There is not much of a plot, character development or, for that matter, main characters (Dave is introduced halfway into the film).
This also remains, especially in its fourth and final act, one of the most abstract, ambiguous and thought-provoking if not downright puzzling films ever made – forcing us to ask deep existential questions and ponder many mysteries. The film can be endlessly debated about what it means and how it should be deciphered.
Despite the fact that the events and technologies depicted did not occur by the year 2001, the movie remains powerfully relevant and timely in the deep questions it asks about man and his place in the universe and the technology he creates. A few of the gadgets and technologies, while trivial, look dated now, but the way space travel and life for astronauts is depicted hasn’t changed much.
Interestingly, this is a film that doesn’t try to emotionally manipulate you or telegraph suggested emotions; it’s possible to feel pessimistic or optimistic, happy or sad, excited or disgusted during and following the movie. Many express feeling an overwhelming sense of awe and astonishment after viewing the picture and often can’t explain why they feel what they feel. This plays into Kubrick’s ambition, which was to sidestep “intellectual verbalization” and tap into “the viewer’s subconscious.” “Movies present the opportunity to convey complex concepts and abstractions without the traditional reliance on words. I think that 2001, like music, succeeds in short-circuiting the rigid surface cultural blocks that shackle our consciousness to narrowly limited areas of experience and is able to cut directly through two areas of emotional comprehension," Kubrick said.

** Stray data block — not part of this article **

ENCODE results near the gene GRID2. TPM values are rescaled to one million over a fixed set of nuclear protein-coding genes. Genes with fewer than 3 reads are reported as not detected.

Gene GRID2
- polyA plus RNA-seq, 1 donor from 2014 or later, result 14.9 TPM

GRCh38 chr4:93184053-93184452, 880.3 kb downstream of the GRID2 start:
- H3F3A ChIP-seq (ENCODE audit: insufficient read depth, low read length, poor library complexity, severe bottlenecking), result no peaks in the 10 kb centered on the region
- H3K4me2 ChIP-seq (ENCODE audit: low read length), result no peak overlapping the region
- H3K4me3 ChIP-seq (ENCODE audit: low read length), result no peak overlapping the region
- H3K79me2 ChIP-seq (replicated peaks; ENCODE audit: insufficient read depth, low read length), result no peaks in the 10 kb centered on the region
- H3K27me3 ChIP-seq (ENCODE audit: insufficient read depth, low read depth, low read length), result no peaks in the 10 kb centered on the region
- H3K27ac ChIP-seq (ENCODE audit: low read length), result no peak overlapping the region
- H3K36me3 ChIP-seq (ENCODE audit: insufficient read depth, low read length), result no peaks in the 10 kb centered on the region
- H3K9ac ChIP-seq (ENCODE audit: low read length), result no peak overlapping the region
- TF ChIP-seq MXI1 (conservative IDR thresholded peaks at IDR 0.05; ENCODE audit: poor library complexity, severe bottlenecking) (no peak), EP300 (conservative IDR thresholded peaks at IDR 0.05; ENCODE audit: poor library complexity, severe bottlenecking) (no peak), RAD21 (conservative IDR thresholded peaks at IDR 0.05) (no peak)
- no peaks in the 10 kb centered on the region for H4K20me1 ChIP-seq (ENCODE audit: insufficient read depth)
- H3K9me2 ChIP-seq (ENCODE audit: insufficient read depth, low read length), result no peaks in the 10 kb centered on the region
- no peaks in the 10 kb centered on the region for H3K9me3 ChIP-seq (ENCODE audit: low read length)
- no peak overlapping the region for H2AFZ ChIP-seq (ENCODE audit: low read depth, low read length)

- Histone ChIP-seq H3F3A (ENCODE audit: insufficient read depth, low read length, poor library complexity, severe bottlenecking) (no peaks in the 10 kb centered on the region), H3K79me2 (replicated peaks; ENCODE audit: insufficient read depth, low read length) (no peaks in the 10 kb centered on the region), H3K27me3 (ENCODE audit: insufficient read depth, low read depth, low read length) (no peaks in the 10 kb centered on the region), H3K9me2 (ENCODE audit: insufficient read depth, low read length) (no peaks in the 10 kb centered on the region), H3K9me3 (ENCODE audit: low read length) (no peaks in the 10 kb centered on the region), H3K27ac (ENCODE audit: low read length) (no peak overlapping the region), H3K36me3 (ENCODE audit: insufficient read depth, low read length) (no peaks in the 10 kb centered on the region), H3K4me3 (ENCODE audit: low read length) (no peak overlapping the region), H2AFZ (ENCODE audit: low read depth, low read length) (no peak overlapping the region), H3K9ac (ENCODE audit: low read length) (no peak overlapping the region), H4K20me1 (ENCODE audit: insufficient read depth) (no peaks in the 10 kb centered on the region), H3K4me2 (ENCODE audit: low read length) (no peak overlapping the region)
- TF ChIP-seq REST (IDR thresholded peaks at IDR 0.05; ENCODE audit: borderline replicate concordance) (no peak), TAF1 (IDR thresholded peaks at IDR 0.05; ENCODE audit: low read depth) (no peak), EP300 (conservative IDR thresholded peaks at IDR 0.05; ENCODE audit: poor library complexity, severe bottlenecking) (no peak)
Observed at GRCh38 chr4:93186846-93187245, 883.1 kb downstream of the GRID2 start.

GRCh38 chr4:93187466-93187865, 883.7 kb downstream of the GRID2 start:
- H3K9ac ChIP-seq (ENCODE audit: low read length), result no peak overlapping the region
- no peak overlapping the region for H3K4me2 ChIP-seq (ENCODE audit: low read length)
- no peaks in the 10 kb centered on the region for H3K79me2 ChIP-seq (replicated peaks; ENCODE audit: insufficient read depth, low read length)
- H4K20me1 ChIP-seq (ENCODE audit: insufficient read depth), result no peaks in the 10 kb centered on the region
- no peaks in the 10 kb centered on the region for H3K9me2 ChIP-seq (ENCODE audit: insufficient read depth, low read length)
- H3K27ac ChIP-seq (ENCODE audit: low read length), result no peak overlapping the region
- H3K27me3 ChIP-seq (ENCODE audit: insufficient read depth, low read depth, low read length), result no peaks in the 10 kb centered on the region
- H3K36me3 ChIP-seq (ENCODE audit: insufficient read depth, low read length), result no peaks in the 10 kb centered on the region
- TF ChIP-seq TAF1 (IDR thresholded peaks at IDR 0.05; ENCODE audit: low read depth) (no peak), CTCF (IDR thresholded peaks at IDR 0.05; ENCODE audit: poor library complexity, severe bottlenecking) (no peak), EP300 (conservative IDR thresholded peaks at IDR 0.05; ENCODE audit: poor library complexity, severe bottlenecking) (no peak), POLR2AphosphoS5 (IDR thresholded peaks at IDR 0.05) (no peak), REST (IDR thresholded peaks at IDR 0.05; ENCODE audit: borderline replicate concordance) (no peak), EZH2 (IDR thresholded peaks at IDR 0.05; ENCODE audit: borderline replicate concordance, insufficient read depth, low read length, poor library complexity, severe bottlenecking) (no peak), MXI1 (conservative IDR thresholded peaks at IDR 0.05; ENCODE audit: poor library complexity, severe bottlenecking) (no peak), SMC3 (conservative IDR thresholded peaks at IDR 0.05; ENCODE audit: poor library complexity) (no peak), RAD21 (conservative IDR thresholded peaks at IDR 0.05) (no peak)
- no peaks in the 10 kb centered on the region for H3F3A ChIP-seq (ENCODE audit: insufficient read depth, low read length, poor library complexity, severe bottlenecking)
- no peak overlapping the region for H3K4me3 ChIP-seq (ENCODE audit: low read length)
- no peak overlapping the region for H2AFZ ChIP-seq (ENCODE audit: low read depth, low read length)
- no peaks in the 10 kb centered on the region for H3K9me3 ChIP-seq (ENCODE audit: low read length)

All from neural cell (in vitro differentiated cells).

“2001” is also amazingly edited; it can boast of the most audacious jump cut ever used in cinema – the edit point between the bone thrown into the air followed by the unexpected shot of a ship moving through space.

WHAT THEMES ARE EXAMINED IN 2001: A SPACE ODYSSEY?
The evolution of man: we see primitive apes that evolve into men, and futuristic human beings who have created technology to take them to the stars, and finally the birth of a starchild cosmic being following the death of the astronaut.
Man’s reliance on tools and the dangers this creates: consider that primitive man’s discovery of the bone as a tool leads to him using it to kill; later, we see the astronaut “killing” his own creation, HAL, with a simple screwdriver. At Kubrick2001.com, an interesting theory is proposed: Civilized man has lost control of his tools in space. He must learn to walk again, eat baby food, and be toilet trained. On earth, he’s a master, but he’s just a child in space. By the film’s third of four acts, it’s suggested that man has outlived his tools, and now his tools are seeking to overtake him (HAL). By destroying HAL, man ends his evolutionary alliance with the tool, but is now alone in space and helpless, reliance on the same supernatural/alien force that inspired and guided him (as embodied in the monolith) in his primitive ape form.